Loss & Grief during Life Changes
When we hear the term “loss & grief”, many of us immediately reference the death of a loved one. Losing someone or something you love or care deeply about is very painful and can be difficult to move forward. Similarly, but obviously different, when we experience life changes we can experience many of the same uncomfortable, painful emotions. Divorce or separation can bring the loss of relationship, family, place of residence, friends, or social groups. Personal injury can bring the loss of sports, recreation, day-to-day chores, or family activities. A career move or retirement may leave us without part of our life identity, co-worker relationships, or familiarity. Those who have experienced a geographical relocation might grieve their family of origin, friends, or the landscape they left behind.
Elisabeth Kubler-Ross was an early pioneer into the study of loss and grief. Through working with terminally ill patients, she proposed her belief that there are five stages to loss and grief. Granted, life changes are far from someone in late stages of illness. The five stages of Denial, Anger, Depression, Bargaining, and Acceptance are certainly experienced in many situations, but the key to understanding the stages is not to feel like you must go through every one of them in precise order (In fact more current studies show that some people don’t experience every stage). The stages can, however, be helpful as a guide in the grieving process – to see where you might fit in at certain times of change.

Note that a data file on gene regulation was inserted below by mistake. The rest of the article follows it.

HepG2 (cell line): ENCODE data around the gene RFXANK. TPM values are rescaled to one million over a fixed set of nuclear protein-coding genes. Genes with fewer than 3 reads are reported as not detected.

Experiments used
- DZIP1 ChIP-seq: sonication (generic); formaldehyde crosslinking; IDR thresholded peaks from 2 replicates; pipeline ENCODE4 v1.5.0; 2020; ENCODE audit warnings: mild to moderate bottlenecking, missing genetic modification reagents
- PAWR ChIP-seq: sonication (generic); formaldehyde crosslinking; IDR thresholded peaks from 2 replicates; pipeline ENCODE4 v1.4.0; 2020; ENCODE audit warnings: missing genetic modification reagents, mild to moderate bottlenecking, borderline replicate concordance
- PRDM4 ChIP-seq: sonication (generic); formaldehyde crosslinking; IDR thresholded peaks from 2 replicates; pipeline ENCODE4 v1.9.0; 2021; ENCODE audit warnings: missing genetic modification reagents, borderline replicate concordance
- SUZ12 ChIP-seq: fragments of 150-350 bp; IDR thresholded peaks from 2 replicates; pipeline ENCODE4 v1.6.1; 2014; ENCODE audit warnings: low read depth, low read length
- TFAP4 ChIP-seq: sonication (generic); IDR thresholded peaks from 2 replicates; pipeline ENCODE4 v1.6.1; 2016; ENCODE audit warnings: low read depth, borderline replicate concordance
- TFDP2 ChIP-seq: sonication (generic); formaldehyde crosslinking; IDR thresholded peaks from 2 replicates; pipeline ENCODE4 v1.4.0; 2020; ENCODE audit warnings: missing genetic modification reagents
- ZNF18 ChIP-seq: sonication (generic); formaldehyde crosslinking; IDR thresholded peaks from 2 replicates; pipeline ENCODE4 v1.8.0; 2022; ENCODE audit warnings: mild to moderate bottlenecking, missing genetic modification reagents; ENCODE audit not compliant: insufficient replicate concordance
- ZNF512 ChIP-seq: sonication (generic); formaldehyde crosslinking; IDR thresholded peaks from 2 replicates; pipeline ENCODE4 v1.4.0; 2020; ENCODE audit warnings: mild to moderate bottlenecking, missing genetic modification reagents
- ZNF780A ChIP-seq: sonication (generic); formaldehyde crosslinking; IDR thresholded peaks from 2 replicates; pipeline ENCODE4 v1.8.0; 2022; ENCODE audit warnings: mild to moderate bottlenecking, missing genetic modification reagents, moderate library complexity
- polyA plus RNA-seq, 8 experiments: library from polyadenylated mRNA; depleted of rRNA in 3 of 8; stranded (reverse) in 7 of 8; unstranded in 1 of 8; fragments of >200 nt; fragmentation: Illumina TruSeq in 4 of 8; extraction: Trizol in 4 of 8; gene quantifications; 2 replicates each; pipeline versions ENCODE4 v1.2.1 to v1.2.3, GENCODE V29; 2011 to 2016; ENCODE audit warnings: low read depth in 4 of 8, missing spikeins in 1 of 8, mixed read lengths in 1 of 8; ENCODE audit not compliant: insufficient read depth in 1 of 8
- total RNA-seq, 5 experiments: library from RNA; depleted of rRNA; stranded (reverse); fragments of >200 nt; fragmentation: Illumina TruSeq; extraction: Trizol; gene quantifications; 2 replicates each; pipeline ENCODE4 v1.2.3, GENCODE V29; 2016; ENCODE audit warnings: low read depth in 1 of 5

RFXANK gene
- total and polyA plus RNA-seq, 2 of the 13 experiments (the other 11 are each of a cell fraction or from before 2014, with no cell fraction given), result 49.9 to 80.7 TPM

During these life transitions, we may tell ourselves, “Don’t dwell on the past”, “this new situation will be better”, or “look at the positives!” While saying these encouraging phrases can be healthy, they may not be honouring the grief and loss of what we are leaving behind. Here are some helpful hints to try after you have recognized the actual loss:
Identify your thoughts. Expressing them in some way and perhaps sharing the process with someone you trust can be helpful in accepting the change forward and learning to cope.
Journal about your process of change – something magical happens from mind to heart to paper when we explore situations with a pen.
Learn some ways to practice self-care here.
So here’s the important key about loss and grief in life changes: There is no one way to grieve. There’s no time limit. Everyone’s experience is different and unique. What’s more important is to ask ourselves the question, “What loss do I need to grieve so that I can better move forward?”